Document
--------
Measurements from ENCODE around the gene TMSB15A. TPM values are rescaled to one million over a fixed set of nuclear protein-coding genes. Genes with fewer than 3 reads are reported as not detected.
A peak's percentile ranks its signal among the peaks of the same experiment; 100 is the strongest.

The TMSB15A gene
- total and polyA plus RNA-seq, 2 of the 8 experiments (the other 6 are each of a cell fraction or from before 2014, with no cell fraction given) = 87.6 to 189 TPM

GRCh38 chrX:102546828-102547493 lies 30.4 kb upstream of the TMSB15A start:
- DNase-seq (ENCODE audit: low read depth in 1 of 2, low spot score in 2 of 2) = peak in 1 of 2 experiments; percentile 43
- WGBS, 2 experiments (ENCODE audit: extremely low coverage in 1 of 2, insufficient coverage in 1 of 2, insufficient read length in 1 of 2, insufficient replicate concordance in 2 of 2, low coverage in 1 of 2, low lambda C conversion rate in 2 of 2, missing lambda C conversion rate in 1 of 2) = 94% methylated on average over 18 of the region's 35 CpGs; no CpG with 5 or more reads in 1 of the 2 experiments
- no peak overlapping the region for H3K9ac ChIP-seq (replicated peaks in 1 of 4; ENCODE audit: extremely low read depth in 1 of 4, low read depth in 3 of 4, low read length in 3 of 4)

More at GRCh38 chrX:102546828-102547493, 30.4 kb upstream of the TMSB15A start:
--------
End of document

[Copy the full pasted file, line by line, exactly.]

Measurements from ENCODE around the gene TMSB15A. TPM values are rescaled to one million over a fixed set of nuclear protein-coding genes. Genes with fewer than 3 reads are reported as not detected.
A peak's percentile ranks its signal among the peaks of the same experiment; 100 is the strongest.

The TMSB15A gene
- total and polyA plus RNA-seq, 2 of the 8 experiments (the other 6 are each of a cell fraction or from before 2014, with no cell fraction given) = 87.6 to 189 TPM

GRCh38 chrX:102546828-102547493 lies 30.4 kb upstream of the TMSB15A start:
- DNase-seq (ENCODE audit: low read depth in 1 of 2, low spot score in 2 of 2) = peak in 1 of 2 experiments; percentile 43
- WGBS, 2 experiments (ENCODE audit: extremely low coverage in 1 of 2, insufficient coverage in 1 of 2, insufficient read length in 1 of 2, insufficient replicate concordance in 2 of 2, low coverage in 1 of 2, low lambda C conversion rate in 2 of 2, missing lambda C conversion rate in 1 of 2) = 94% methylated on average over 18 of the region's 35 CpGs; no CpG with 5 or more reads in 1 of the 2 experiments
- no peak overlapping the region for H3K9ac ChIP-seq (replicated peaks in 1 of 4; ENCODE audit: extremely low read depth in 1 of 4, low read depth in 3 of 4, low read length in 3 of 4)

More at GRCh38 chrX:102546828-102547493, 30.4 kb upstream of the TMSB15A start: